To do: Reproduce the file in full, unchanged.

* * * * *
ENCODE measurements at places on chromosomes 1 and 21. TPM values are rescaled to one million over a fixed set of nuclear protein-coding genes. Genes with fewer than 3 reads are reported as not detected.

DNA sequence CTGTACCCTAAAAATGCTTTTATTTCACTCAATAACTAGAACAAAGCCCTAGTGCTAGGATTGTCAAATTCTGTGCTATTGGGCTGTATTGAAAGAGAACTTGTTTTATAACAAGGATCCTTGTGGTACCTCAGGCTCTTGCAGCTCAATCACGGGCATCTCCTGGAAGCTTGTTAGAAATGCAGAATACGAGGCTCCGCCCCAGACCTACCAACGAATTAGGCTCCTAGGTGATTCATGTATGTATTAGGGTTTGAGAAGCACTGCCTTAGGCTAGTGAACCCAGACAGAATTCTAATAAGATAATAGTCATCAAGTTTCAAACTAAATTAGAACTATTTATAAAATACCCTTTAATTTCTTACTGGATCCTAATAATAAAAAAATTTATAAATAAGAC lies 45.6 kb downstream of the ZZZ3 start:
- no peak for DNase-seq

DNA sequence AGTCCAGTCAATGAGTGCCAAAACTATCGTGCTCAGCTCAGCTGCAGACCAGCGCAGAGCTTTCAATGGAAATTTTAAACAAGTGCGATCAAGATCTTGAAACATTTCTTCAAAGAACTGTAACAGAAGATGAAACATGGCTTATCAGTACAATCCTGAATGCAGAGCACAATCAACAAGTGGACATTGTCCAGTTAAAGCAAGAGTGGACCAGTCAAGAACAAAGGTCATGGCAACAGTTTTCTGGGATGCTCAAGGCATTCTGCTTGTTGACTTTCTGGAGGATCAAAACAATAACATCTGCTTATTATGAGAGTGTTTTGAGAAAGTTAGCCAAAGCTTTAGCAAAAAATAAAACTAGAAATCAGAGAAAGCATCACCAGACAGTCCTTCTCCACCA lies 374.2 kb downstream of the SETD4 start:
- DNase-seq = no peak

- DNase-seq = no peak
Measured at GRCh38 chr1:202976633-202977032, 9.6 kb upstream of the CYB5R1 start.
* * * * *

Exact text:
ENCODE measurements at places on chromosomes 1 and 21. TPM values are rescaled to one million over a fixed set of nuclear protein-coding genes. Genes with fewer than 3 reads are reported as not detected.

DNA sequence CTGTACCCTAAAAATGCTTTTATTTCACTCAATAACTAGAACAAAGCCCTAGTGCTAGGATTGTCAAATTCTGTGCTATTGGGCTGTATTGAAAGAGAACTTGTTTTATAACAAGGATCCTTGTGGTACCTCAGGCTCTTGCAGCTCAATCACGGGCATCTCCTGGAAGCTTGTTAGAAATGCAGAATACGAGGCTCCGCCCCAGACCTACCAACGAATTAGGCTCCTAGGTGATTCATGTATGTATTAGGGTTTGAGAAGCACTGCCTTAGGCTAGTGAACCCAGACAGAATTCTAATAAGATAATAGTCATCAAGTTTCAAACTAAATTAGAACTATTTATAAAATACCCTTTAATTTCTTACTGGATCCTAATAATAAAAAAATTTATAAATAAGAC lies 45.6 kb downstream of the ZZZ3 start:
- no peak for DNase-seq

DNA sequence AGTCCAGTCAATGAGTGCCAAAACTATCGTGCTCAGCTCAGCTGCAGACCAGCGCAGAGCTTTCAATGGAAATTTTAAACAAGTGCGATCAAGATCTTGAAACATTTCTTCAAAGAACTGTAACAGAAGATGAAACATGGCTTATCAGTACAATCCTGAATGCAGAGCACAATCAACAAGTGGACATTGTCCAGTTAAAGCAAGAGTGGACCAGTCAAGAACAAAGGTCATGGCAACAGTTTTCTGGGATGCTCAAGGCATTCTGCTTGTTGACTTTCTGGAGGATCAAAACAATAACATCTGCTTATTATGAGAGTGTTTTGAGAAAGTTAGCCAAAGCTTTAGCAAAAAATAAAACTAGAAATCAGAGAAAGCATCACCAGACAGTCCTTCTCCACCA lies 374.2 kb downstream of the SETD4 start:
- DNase-seq = no peak

- DNase-seq = no peak
Measured at GRCh38 chr1:202976633-202977032, 9.6 kb upstream of the CYB5R1 start.